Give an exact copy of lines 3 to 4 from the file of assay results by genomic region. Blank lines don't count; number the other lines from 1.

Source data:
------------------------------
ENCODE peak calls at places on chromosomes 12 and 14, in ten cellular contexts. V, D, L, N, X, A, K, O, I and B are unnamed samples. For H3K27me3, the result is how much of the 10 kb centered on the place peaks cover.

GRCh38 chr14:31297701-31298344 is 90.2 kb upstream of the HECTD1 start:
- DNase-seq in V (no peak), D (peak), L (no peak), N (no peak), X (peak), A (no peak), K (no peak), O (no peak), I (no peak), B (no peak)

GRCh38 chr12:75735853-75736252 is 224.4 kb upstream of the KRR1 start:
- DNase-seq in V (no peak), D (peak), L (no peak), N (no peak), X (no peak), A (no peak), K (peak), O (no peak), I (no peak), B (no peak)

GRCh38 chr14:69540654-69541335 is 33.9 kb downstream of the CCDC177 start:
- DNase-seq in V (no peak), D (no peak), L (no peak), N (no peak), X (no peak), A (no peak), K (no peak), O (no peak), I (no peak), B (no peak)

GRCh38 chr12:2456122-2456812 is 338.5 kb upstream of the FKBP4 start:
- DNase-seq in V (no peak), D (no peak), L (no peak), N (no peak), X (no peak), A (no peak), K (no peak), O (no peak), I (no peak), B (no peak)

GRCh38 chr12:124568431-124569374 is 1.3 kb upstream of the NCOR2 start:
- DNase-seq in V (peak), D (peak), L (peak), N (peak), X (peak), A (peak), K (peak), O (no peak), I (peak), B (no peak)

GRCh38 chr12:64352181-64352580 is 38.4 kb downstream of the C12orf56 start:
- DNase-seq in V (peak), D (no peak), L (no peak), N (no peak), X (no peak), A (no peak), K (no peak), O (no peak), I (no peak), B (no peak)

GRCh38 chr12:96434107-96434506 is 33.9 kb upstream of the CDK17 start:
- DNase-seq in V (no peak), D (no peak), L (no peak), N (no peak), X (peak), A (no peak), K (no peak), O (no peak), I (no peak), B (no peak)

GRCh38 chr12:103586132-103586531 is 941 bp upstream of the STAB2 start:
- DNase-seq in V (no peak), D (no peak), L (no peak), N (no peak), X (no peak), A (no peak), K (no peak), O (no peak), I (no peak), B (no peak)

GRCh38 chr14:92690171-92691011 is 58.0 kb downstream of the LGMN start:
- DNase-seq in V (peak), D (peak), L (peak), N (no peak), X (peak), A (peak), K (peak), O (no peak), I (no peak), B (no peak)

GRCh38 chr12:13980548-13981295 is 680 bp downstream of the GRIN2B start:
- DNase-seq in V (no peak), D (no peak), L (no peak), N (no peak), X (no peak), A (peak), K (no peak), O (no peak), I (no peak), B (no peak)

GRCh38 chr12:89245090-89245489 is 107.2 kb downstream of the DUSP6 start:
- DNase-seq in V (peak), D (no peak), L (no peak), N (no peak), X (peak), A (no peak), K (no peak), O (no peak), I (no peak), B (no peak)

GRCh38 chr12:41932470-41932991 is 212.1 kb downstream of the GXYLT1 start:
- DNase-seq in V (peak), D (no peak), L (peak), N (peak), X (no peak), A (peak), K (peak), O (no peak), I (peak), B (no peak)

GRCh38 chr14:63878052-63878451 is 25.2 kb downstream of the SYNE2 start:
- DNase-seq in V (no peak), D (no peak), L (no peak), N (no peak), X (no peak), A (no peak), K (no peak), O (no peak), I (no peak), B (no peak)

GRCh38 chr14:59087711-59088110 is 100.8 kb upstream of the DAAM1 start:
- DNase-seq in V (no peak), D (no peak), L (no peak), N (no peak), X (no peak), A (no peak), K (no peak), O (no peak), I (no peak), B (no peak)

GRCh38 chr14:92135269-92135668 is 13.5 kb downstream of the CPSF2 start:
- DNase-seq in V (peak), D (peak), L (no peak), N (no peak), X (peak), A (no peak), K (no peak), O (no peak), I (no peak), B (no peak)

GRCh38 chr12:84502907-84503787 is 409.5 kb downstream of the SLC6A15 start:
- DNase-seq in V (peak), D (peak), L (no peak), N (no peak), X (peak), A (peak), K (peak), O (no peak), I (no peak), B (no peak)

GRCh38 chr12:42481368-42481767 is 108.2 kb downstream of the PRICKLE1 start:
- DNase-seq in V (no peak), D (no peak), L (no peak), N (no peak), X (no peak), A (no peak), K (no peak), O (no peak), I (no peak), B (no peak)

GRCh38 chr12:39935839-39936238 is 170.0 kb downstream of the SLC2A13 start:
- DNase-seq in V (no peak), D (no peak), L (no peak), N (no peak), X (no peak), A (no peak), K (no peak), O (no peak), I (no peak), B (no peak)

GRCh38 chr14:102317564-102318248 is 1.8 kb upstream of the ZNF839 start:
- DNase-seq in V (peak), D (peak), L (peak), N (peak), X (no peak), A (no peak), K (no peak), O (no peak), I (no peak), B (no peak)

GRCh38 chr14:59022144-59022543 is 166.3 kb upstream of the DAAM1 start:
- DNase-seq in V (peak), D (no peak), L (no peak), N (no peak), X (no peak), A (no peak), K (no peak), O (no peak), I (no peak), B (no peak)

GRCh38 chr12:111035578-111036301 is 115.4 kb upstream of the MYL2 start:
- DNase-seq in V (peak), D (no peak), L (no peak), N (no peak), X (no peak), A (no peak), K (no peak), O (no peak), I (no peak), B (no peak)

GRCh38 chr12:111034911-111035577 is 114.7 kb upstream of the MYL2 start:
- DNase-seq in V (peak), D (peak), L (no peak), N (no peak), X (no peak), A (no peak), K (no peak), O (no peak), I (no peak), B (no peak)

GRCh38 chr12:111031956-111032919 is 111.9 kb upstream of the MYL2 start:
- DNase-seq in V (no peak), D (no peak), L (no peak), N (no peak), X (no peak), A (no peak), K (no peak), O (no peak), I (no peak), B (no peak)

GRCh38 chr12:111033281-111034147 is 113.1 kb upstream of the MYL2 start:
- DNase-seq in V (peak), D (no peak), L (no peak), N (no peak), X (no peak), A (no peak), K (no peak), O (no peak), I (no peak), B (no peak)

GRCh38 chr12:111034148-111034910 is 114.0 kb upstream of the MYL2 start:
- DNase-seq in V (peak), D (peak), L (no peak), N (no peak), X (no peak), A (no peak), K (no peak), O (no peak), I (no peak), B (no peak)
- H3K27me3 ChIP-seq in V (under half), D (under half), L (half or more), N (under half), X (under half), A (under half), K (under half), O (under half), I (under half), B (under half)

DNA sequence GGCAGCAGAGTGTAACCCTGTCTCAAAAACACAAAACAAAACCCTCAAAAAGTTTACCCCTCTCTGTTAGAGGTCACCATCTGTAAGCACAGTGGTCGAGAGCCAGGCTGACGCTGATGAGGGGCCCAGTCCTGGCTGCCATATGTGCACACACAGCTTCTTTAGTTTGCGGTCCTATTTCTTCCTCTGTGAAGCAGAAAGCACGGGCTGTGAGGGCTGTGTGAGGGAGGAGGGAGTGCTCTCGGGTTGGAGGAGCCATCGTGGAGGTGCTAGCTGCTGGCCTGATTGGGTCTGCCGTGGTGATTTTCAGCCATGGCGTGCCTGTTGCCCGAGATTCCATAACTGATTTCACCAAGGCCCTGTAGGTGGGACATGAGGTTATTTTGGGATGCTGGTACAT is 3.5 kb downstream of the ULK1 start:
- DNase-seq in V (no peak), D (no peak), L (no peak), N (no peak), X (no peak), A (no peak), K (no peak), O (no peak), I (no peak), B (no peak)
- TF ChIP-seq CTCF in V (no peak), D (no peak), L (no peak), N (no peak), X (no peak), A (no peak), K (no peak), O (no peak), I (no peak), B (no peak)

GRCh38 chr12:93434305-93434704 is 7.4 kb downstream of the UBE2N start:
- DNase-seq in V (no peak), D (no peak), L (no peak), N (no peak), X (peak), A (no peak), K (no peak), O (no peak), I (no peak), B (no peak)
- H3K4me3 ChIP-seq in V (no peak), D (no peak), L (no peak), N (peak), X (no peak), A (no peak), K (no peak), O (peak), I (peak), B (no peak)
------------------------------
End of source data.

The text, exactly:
- DNase-seq in V (no peak), D (peak), L (no peak), N (no peak), X (peak), A (no peak), K (no peak), O (no peak), I (no peak), B (no peak)

GRCh38 chr12:75735853-75736252 is 224.4 kb upstream of the KRR1 start: